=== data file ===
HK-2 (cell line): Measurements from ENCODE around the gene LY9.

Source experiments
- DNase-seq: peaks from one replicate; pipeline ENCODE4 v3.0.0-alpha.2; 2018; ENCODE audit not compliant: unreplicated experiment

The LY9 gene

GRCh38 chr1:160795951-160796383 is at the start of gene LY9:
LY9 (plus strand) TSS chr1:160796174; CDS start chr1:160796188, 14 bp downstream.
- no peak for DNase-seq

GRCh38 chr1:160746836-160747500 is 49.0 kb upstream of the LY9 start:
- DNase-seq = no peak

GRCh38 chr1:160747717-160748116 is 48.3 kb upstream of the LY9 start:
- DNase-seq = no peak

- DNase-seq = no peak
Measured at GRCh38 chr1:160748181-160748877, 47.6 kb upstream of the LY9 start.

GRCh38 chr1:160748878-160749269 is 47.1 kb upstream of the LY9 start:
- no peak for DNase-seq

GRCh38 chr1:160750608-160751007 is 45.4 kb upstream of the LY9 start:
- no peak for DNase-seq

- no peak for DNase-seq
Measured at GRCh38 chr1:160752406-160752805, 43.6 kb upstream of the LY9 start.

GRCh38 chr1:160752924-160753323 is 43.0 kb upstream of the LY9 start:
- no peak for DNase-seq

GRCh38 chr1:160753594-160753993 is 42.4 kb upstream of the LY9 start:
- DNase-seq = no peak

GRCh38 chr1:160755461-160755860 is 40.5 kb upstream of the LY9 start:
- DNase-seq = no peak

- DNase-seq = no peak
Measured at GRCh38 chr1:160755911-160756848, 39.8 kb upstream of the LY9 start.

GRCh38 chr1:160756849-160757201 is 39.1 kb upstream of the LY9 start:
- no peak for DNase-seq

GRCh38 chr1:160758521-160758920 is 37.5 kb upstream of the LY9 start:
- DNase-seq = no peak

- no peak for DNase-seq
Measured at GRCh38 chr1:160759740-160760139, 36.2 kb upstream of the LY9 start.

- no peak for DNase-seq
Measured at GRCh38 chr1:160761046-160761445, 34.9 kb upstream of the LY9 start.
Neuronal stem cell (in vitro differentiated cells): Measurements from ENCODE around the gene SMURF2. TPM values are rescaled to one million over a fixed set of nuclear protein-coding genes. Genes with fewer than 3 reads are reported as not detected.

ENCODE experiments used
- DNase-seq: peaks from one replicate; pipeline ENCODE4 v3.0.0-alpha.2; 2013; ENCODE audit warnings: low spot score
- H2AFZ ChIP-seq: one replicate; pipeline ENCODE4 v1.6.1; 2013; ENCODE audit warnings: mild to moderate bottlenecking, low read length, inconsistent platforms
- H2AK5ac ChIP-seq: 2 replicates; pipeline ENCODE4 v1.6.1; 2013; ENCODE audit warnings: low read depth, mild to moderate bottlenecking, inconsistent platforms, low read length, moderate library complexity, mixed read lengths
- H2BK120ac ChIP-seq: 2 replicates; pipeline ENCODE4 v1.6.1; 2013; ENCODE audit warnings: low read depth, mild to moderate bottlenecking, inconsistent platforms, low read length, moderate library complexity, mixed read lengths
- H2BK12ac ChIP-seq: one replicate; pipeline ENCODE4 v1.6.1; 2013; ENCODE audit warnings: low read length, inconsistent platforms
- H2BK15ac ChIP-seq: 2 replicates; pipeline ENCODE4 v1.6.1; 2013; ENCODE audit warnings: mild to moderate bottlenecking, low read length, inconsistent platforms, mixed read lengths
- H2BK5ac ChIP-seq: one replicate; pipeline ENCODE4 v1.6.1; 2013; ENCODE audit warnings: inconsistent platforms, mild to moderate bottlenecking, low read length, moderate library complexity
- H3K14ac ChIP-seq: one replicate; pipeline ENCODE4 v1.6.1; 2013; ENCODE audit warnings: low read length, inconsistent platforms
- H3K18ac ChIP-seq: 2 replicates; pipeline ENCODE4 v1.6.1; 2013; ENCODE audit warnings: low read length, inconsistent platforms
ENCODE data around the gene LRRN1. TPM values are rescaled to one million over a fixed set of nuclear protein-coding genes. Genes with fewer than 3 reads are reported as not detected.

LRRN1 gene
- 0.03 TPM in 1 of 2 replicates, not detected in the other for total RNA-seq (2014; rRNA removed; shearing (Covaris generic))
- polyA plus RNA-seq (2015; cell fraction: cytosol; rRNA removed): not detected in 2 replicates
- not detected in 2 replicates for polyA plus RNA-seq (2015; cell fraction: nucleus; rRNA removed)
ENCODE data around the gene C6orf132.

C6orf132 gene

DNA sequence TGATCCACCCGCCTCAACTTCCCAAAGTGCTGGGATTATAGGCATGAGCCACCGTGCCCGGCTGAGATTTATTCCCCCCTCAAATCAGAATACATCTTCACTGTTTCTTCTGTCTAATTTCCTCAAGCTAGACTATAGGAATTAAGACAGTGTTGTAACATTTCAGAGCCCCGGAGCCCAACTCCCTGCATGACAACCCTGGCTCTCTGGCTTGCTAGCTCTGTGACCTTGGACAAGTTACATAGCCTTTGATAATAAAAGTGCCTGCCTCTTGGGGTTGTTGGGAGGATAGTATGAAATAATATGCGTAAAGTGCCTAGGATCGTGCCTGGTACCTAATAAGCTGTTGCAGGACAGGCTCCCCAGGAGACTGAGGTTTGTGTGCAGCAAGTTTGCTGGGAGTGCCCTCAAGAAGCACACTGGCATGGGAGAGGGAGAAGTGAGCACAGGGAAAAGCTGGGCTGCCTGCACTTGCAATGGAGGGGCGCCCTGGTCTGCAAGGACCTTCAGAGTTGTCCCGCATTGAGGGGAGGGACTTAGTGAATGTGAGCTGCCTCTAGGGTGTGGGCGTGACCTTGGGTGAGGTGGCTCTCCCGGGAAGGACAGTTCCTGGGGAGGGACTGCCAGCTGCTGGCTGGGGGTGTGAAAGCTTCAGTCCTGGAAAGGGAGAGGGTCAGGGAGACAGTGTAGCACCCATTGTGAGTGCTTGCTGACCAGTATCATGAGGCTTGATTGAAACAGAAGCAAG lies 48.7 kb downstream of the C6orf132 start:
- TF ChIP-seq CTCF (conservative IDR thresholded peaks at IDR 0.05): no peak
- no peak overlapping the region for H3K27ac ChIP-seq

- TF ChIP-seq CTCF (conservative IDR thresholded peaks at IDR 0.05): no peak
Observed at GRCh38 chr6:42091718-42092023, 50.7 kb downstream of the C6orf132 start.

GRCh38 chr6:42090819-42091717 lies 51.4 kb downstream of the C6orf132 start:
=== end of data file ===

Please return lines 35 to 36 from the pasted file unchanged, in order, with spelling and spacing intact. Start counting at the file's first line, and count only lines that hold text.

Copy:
Measured at GRCh38 chr1:160761046-160761445, 34.9 kb upstream of the LY9 start.
Neuronal stem cell (in vitro differentiated cells): Measurements from ENCODE around the gene SMURF2. TPM values are rescaled to one million over a fixed set of nuclear protein-coding genes. Genes with fewer than 3 reads are reported as not detected.